Saturday, December 5, 2015

How Big is God?

Henry Norris Russell taught astronomy at Princeton back in the day when modernism and fundamentalism butted heads. On one occasion, Russell delivered a lecture at Princeton on the Milky Way. After the lecture, a woman approached him and said, "Dr. Russell, you've lectured on the Milky Way. You've made us aware of how big the universe is and how tiny the earth is. Can we believe that there is a God who would be interested in us?"

Dr. Russell replied, "It depends entirely on how big a God you believe in."

Russell lived from 1877 to 1957 and was the leading theoretical astronomer in America. He graduated from Princeton in 1897 at the age of nineteen. In 1900, he earned his PhD summa cum laude, subsequently gaining considerable recognition in the field of astronomy. In all of this activity, Russell stood firm in his belief in the God of the universe.

Several years after Russell's death, Missionary Alliance pastor, A.W. Tozer published a classic in Christian literature, The Knowledge of the Holy. Tozer opened the first chapter with the words, "What comes into our minds when we think about God is the most important thing about us."

Today, when we are overwhelmed with current affairs, major personal expenses, unemployment, significant medical issues, and the list goes on, we need to draw our attention to the God of Henry Norris Russell and A.W. Tozer. We may need to ask ourselves "How big is the God we believe in? What comes into our minds when we think about God?"

Isaiah describes Him in these words:
            Who has measured the waters in the hollow of His hand,
            And marked off the heavens by the span,
            And calculated the dust of the earth by the measure,
            And weighed the mountains in a balance
            And the hills in a pair of scales?
                                                            Isaiah 40:12, NASB, Rev. 1995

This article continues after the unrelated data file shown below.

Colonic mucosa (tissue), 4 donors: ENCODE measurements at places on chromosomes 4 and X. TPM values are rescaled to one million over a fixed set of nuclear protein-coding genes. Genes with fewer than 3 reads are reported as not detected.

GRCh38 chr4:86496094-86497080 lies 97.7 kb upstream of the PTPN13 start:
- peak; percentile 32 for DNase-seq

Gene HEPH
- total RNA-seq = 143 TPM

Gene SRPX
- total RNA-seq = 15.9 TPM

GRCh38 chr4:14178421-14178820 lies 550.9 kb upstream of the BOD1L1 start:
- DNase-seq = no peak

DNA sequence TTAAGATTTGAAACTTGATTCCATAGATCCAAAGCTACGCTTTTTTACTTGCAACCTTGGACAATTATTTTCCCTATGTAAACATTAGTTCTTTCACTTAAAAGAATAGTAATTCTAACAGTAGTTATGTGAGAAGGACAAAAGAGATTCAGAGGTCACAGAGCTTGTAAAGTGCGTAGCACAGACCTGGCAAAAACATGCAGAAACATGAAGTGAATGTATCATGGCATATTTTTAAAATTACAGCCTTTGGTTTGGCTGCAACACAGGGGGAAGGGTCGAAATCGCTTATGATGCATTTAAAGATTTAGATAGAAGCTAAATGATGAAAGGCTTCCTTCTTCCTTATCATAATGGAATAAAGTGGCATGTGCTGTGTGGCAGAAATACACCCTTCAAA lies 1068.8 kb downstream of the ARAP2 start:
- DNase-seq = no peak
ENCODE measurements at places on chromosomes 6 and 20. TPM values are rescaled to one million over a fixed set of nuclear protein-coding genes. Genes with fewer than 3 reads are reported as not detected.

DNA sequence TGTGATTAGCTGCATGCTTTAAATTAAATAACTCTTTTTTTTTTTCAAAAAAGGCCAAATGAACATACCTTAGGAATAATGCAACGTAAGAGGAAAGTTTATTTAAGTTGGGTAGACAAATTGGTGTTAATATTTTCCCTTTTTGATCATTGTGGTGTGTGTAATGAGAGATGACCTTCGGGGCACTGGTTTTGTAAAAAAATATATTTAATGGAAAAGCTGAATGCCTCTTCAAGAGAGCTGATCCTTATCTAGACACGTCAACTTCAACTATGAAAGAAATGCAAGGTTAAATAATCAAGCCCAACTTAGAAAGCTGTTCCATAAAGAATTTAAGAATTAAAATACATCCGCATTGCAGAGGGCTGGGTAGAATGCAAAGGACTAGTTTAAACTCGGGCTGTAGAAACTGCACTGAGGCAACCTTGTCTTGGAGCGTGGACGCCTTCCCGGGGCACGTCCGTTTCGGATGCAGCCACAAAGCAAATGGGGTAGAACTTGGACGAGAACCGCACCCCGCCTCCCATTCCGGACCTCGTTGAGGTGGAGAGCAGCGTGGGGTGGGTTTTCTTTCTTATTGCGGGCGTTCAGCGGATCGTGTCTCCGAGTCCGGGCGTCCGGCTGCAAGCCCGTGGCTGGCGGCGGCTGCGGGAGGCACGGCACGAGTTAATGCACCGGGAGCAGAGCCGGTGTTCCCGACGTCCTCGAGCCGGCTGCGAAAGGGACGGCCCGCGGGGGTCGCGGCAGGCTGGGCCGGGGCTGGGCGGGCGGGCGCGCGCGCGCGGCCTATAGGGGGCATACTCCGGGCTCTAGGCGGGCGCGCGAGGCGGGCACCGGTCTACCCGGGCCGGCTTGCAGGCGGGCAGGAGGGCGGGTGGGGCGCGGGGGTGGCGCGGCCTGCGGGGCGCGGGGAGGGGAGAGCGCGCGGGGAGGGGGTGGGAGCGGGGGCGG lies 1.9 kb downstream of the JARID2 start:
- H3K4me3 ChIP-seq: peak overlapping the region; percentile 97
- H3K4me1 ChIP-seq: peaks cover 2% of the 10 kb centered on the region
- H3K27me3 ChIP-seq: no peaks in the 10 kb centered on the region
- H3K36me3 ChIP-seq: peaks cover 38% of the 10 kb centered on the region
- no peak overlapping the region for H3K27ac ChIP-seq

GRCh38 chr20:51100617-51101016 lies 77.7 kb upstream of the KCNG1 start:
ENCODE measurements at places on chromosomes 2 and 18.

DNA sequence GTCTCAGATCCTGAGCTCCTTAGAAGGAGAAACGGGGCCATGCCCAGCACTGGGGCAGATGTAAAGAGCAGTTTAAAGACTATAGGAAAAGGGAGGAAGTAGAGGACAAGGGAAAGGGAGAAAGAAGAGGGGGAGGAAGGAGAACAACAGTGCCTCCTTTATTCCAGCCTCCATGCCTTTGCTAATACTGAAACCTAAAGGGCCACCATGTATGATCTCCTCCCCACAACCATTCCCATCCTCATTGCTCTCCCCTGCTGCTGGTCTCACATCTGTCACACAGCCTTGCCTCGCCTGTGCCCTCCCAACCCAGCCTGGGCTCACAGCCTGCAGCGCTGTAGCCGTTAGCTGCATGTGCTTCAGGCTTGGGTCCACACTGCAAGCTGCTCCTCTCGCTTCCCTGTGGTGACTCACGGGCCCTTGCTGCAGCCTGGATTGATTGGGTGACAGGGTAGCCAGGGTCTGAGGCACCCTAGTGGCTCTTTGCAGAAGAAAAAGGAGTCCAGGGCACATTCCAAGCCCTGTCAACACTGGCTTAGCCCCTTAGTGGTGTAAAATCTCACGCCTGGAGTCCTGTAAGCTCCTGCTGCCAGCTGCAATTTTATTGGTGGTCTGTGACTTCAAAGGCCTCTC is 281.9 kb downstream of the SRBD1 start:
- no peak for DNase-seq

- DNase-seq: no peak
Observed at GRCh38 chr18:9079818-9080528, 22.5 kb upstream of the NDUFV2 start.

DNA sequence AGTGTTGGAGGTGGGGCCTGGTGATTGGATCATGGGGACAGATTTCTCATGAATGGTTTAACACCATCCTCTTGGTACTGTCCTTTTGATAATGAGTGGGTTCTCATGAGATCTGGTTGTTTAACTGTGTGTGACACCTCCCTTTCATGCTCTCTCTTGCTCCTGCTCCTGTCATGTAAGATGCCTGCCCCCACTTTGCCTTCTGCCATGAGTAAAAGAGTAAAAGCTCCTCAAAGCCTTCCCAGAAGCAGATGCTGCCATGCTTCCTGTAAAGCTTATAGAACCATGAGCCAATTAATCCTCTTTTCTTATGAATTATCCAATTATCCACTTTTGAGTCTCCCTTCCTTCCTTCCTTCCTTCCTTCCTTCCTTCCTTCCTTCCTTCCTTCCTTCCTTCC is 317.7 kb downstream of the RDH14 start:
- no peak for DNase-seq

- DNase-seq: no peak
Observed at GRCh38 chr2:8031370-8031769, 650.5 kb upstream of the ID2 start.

A rhetorical question, but a challenging one. For instance, how much water does He measure in the hollow of His hand? First, I know, God is a spirit and doesn't really have hands as such. But He uses this kind of language to help us gain a little understanding about God, Who He is, and how great He is. Now, this planet contains a lot of water. Let's gather it together and take a closer look. There are five oceans: The Pacific Ocean, The Atlantic Ocean, The Indian Ocean, The Arctic Ocean, and the Southern Ocean, sometimes called the Antarctic Ocean. That's a ;lot of water to begin with. Then there are the seas. To name a few, the Mediterranean Sea, the Black Sea, the Aegean Sea, the South China Sea. Then let's add the lakes. There's Lake Victoria at the mouth of the Nile River. In the United States, we have the Great Lakes--Lake Huron, Lake Ontario, Lake Michigan, Lake Erie, and Lake Superior. In my neighborhood in Texas, we have Lake Arlington, Lake Benbrook, Lake Texoma, Eagle Mountain Lake, Lake Bridgeport. Then there's Lake Tahoe and the Great Salt Lake, and many more. How about adding a few rivers? In my home state of Pennsylvania, there are the Delaware River, the Schuylkill, the Allegheny, the Monongahela, and the Ohio. Then, of course, there are the St. Lawrence River and the Mississippi River. Here in Texas, we have the Trinity River, the Brazos River, the Lampasas River, and the Guadalupe River. Then there's the Colorado River running through the Grand Canyon and the Snake River in Wyoming. Did I mention the Amazon River and the Yangtze River. Put these and all the other rivers of the world in the pot and add all the streams, the creeks, the rain drops and melted snow and how much water do we now have altogether? Lots and lots.